Limited access to the East Taupo Lands Block in the Kaimanawas

It’s great to see in the March 2014 (#195) Federated Mountain Clubs Bulletin that FMC has managed to negotiate some limited access, at least for FMC affiliates, to the East Taupo Lands Block that’s located in the middle of the Kaimanawa Range.

Some years ago, I wrote about some frustrations with the property line divisions in the Kaimanawas. For the uninitiated, the range has a size-able block of private land cut out of the middle of it, which effectively divides the east of the park from the west. I appreciate that the private land and how it’s operated is a consequence of more complex issues, but the straight-line boundaries between that and the Kaimanawa Forest Park which surrounds it are a combination of straight-edged squares and triangles that pay little attention to the mountainous geography. They create a buffer zone of public land in some places where it;s less practical than it could otherwise be to access that public land without crossing borders of private land.

For example, as can be seen on the Walking Access Mapping System, there’s ridge south of Waipakihi Hut, which looks as if it could be very nice to explore towards spot-height .1660, but the route is blocked by the metaphoric brick wall of a 200 metre stretch of private land. It exists thanks to the lazily plotted corner of a triangle that happens to just reach over the top of that ridge.

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Waipakihi Hut, backgrounded by its border with the East Taupo Land Block.

At the time I wrote my earlier rant, Air Charter Taupo was then leasing the block of land to use for premium hunting and fishing access. On the side, the company allowed for a restricted system of permits for trampers to cross the block from one side of the park to the other, along a specific route, as long as a permit was paid for and as long as no overnight camping occurred. This access was unfortunately lost when Air Charter Taupo lost its lease in 2011. Once that happened, the East Taupo Lands Trust, which controls the land on behalf of its owners, decided not to retain the access permit system for trampers and instead focus solely on the premium hunting and fishing.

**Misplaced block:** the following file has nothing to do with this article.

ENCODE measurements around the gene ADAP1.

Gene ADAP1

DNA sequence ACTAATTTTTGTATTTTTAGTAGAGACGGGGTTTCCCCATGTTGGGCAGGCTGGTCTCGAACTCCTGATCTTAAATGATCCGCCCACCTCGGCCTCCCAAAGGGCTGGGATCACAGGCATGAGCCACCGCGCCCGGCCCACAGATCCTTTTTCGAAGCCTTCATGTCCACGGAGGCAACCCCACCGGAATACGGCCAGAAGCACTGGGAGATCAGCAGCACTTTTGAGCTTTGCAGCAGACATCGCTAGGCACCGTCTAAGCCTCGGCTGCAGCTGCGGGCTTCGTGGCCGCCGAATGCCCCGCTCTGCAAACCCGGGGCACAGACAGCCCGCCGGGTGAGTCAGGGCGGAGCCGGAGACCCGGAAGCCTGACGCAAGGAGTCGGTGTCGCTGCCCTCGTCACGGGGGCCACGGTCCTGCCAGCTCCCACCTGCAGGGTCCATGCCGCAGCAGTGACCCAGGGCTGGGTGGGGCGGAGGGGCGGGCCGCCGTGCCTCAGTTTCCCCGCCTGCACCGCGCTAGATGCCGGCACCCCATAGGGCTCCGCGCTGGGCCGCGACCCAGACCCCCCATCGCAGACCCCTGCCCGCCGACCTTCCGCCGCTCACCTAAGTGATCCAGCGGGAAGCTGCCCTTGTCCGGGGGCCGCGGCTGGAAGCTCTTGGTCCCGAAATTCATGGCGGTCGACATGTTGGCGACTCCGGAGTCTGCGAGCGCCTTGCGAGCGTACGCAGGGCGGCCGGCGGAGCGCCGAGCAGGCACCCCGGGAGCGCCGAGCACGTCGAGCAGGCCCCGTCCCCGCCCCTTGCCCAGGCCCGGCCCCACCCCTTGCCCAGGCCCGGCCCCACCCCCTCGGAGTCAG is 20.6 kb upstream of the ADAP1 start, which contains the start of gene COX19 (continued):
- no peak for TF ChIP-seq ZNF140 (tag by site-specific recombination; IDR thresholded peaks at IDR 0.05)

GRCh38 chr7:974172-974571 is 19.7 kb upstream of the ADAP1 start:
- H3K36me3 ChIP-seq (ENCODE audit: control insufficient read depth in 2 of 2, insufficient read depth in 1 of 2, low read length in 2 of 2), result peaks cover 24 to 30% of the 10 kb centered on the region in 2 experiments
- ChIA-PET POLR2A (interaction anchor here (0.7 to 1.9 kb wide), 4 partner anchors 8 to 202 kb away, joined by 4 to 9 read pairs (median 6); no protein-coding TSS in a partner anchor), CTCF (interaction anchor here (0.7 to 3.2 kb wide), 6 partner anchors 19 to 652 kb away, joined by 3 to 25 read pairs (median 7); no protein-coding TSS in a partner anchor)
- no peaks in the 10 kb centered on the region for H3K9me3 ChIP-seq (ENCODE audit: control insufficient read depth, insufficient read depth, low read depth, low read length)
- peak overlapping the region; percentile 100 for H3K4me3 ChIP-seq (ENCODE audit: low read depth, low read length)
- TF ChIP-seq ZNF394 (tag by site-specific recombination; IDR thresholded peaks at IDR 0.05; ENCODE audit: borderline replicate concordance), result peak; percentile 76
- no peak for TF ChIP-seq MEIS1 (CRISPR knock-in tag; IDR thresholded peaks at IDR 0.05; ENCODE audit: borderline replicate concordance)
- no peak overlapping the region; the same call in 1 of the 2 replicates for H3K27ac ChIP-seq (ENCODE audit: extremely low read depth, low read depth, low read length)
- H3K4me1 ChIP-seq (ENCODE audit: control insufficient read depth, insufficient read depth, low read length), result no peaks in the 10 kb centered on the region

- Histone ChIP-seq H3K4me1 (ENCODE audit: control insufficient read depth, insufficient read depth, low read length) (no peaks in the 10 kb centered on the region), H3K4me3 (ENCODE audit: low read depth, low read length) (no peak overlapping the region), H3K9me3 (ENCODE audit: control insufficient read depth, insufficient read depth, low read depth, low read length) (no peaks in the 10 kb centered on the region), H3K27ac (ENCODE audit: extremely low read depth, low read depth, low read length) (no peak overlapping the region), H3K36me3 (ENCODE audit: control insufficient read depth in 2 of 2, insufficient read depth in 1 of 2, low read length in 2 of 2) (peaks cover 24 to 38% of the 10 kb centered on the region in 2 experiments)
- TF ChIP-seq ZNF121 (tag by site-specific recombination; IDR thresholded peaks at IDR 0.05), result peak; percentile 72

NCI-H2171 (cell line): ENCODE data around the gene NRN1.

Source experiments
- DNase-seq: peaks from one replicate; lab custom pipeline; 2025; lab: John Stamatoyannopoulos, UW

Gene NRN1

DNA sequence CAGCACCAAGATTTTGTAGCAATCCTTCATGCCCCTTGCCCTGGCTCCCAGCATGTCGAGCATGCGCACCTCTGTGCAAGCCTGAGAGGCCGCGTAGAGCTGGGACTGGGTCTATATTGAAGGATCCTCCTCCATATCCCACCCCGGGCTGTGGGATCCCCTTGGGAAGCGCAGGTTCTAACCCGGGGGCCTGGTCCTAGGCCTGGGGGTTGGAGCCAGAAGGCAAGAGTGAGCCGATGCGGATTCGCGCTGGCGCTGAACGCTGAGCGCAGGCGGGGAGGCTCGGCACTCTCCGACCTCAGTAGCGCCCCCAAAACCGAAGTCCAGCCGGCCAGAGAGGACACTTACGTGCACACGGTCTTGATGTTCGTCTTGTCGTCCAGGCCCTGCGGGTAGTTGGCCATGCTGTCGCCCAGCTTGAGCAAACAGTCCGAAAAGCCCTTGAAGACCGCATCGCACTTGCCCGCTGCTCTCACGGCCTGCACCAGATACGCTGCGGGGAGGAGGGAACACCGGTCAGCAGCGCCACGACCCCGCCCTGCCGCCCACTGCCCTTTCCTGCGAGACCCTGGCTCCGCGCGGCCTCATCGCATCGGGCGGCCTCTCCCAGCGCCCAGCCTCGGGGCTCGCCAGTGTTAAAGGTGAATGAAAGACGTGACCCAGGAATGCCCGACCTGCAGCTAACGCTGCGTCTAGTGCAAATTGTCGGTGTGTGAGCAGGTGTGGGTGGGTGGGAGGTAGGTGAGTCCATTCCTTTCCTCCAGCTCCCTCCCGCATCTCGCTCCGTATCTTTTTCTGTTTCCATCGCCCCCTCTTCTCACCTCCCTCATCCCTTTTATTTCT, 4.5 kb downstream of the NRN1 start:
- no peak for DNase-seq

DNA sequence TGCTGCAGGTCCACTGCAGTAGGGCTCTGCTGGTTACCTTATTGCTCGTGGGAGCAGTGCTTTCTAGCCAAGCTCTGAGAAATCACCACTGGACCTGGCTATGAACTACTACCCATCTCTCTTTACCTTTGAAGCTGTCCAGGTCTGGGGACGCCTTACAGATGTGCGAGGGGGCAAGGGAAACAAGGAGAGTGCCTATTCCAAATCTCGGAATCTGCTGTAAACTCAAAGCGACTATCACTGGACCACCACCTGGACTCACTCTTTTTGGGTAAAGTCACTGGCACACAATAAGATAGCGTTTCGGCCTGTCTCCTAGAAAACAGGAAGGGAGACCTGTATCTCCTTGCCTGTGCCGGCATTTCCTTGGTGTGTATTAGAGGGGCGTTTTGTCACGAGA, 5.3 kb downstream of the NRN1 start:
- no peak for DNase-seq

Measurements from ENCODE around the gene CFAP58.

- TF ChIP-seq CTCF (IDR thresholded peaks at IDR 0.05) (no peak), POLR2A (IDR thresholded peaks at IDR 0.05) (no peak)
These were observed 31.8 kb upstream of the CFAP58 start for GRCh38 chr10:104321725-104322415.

The latest news, however, is that Federated Mountain Clubs has been negotiating with Helisika (current leasee of the block) and has been able to arrange for its affiliated club members and individual supporters to have access.

Overall, this is an excellent outcome under the circumstances, and I appreciate the commitment from those involved in both FMC and Helisika.
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The Downs and Ups and Downs of Kime Hut

I’m unsure what to make of the latest happenings surrounding Kime Hut. This Saturday the TTC had been planning to host its own “opening ceremony” at the hut. If you haven’t heard, however, the TTC has been forced to abandon that ceremony because the hut is about to be locked. This comes nine months after the hut was all-but-completed, and nine months after people began using it unofficially, but the hut was never officially opened.

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Kime Hut III, in October 2013.
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The reason? Kime Hut 3 hasn’t yet obtained its Building Certificate from the Kapiti Coast District Council. DOC has finally decided that it can’t legally allow people to use the hut until the Building Certificate has been issued, to the extent of needing to lock the door to keep people out.

Kime Hut is one of the more important huts in the Tararuas, both historically and also for its function. Since the hut’s inception it’s been used as an ad-hoc ski lodge, a stop-over point for many people walking the Southern Crossing and the Main Range, and also as a refrigerator. The exposure and cold of that region of the Tararuas means it’s not always the nicest place to spend a night, but on so many nights, and days, it’s far better to have a reliable hut with an inside that protects from chilling gale-force winds than it is to be stuck outside.

[Update 8-Mar-2014: After quite a big outcry, DOC has now said it will not lock the door of Kime Hut.]